cohesion (noun), cohesive (adjective), cohesively (adverb)
coherence = clear and logical ideas. This word refers to how well the sentence topics are connected to each other, and how well they are connected to the main idea.
coherence (noun), coherent (adjective)
A paragraph has cohesion when the ideas flow from one sentence to another sentence. They are connected. The end of one sentence relates to the beginning of the next sentence.
Look at the two passages below.
Thousands of people visit Yosemite National Park each year. They come to experience the natural beauties of the magnificent rock cliffs and to enjoy the great outdoors. These rock cliffs pose a great danger from rockslides.
The last sentence in this passage changes direction. The first two sentences talk about the people visiting the park. The last sentences focuses on the rock cliffs.
Thousands of people visit Yosemite National Park each year. They come to experience the natural beauties of the magnificent rock cliffs and to enjoy the great outdoors. However, what they do not realize is that as beautiful as they are, these rock cliffs also pose a great danger from rockslides.
The last sentence in this passage continues in the same direction as the first two sentences. “Thousands of people…” / “They come to…” / “they do not realize…” This passage is cohesive.
A passage can be cohesive, but it may not be coherent (clear and logical). In order for a passage to be coherent, readers need to clearly identify the topic of each sentence, and then, they need to be able to recognize how the sentence topics connect to each other and to the main idea of the passage.
The following passage has a good beginning, but has it continues, it has trouble with coherency.
Apple computers have become increasingly popular, especially in educational and media circles. With their user-friendly, no bells and whistles style they soon became a standard. Apple computers offer virtually an endless resource to simple, yet effective software. Software is key to building success in a global world. When the world became globalized many difficult issues begin to emerge.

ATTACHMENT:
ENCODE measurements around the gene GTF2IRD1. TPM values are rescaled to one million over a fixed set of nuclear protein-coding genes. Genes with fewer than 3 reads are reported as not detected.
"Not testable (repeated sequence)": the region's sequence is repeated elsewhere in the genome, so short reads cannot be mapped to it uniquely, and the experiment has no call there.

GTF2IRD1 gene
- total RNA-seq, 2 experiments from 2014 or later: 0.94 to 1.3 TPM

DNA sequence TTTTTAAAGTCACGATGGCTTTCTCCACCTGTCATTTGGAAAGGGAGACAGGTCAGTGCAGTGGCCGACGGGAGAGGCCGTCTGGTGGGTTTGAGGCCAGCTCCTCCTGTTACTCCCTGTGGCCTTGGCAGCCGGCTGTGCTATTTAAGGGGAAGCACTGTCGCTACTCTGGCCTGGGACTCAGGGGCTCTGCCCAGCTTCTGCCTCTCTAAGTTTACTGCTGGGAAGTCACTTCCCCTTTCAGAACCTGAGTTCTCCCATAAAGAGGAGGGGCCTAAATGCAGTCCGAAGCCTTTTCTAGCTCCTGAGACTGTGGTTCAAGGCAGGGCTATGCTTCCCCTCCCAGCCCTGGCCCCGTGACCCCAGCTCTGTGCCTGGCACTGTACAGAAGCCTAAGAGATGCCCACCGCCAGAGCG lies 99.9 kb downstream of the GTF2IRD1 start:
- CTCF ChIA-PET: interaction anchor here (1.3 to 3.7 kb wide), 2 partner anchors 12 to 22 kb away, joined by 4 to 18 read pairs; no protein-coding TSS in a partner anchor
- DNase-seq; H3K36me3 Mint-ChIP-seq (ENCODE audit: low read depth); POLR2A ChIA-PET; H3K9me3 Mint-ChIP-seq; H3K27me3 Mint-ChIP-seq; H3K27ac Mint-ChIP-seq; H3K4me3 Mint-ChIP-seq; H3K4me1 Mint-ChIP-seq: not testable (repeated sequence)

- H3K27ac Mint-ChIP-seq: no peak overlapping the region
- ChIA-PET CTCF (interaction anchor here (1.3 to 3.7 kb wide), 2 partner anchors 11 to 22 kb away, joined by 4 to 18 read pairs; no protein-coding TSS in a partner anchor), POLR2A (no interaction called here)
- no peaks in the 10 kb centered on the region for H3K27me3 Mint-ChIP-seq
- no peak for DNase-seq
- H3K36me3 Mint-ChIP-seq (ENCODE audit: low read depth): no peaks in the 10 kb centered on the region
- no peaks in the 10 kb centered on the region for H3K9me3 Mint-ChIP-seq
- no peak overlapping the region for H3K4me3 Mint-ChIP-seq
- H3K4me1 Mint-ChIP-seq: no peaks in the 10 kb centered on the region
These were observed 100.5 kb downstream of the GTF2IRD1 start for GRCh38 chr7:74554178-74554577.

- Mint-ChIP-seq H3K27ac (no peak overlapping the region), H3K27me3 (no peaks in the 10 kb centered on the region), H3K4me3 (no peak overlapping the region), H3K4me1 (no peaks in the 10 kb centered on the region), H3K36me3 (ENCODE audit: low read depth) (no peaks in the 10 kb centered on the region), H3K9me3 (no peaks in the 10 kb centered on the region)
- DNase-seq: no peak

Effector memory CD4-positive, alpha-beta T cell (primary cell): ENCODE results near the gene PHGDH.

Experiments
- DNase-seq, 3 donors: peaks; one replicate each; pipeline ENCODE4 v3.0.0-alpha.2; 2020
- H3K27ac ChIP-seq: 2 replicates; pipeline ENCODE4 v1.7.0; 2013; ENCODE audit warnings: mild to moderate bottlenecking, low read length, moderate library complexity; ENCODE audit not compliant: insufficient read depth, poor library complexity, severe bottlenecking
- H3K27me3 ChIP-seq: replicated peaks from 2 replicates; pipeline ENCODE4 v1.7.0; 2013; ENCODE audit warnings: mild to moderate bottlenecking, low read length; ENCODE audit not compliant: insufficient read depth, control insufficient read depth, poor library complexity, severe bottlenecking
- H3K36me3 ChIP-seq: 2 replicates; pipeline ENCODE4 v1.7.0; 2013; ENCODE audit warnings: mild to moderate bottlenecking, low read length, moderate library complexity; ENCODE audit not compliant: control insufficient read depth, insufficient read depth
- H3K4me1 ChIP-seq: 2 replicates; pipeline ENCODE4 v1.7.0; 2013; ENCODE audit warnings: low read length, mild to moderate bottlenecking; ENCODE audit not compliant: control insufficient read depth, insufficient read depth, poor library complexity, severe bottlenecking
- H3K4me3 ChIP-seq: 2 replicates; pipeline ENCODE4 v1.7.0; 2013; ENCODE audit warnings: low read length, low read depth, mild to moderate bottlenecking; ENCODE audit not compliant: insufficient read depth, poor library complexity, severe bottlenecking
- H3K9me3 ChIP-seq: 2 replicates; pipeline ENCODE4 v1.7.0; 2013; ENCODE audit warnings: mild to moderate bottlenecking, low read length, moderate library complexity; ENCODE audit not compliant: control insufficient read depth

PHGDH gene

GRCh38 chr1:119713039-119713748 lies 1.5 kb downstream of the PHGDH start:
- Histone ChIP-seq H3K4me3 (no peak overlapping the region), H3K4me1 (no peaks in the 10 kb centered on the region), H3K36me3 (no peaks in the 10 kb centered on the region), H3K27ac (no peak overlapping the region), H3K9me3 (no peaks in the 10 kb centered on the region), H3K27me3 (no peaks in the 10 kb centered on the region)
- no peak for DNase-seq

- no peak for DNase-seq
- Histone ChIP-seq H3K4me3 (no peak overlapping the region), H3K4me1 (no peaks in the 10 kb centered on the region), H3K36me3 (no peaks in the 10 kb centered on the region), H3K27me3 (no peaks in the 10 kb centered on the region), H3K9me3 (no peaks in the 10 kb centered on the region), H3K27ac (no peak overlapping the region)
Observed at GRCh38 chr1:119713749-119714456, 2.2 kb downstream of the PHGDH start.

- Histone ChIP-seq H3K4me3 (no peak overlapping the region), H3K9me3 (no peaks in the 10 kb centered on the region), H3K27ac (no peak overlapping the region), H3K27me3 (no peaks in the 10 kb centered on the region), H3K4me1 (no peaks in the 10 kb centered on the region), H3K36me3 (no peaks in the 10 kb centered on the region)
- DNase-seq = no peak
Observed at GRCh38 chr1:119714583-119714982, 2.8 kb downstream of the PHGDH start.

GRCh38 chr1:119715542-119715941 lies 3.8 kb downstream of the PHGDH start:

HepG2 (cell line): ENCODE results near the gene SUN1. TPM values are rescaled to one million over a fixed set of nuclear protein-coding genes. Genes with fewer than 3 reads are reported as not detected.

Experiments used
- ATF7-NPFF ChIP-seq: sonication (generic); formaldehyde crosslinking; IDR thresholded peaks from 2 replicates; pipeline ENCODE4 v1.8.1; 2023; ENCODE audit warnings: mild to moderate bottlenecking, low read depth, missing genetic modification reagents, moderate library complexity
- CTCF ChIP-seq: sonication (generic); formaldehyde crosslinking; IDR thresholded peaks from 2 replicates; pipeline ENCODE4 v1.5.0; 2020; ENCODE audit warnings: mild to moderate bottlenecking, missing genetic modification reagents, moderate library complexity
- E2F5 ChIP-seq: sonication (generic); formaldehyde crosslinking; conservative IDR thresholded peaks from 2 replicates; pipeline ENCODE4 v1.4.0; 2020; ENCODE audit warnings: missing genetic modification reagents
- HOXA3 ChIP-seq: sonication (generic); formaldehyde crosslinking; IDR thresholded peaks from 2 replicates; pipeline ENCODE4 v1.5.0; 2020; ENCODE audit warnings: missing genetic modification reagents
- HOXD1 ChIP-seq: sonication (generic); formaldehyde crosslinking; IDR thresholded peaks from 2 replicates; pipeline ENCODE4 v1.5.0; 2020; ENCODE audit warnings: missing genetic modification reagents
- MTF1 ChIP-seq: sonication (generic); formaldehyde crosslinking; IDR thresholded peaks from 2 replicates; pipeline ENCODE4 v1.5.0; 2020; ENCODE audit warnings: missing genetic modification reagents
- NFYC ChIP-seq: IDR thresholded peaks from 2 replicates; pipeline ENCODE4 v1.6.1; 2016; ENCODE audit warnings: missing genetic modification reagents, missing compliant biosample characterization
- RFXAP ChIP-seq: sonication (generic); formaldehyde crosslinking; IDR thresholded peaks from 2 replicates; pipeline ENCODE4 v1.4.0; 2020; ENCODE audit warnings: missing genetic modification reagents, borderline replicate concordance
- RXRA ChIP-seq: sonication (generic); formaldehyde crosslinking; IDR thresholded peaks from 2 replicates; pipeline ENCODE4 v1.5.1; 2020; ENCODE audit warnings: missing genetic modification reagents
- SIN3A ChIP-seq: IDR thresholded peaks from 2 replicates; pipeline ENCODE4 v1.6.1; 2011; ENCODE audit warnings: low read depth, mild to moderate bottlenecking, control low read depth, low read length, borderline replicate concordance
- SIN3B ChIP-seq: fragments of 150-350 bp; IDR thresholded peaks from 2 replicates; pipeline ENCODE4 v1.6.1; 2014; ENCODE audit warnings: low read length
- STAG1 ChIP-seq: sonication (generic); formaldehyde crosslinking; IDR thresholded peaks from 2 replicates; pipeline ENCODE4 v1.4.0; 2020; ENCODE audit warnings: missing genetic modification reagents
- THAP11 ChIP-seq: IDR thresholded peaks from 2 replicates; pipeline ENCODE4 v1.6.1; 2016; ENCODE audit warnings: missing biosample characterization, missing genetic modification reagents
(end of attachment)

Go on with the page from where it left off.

The passage begins by talking how Apple computers became popular, and it ends with global issues. The passage seems to flow, but the topics in each sentence are not connected to each other, nor are they all connected to the main idea.
The following passage, written by a Dr. Banschick, is a better example of a coherent and cohesive paragraph.
“Your goal must be something that you can possibly do. You may not be able to lose 100 pounds, buy a bank, or have ten children. If your goals seem out of reach, think of them as possible long-term goals, and set something more achievable as a short or moderate term goal. Lose ten pounds, save some money, or start dating!”
Mark Banschick M.D.”Broke Your New Year’s Resolution?” Psychology Today, March 26, 2016
Each sentence in this passage links to the one before it, and links to the one after it (cohesive). We are also able to identify the topic in each sentence, and each sentence supports the main idea (coherent).
Cause and Effect Transitions
Use these transitions to build cohesion and coherence in your writing.
|Transitions to Show Cause||however, though, although, in contrast, on the other hand|
|Transitions to Show Effects||therefore, because of, thus|
|Transitions to Show Addition||in addition, also, and, moreover, as well as, furthermore, in fact|
|Transitions to Show Conclusion||in conclusion, to conclude (with), finally, lastly, in the end, therefore|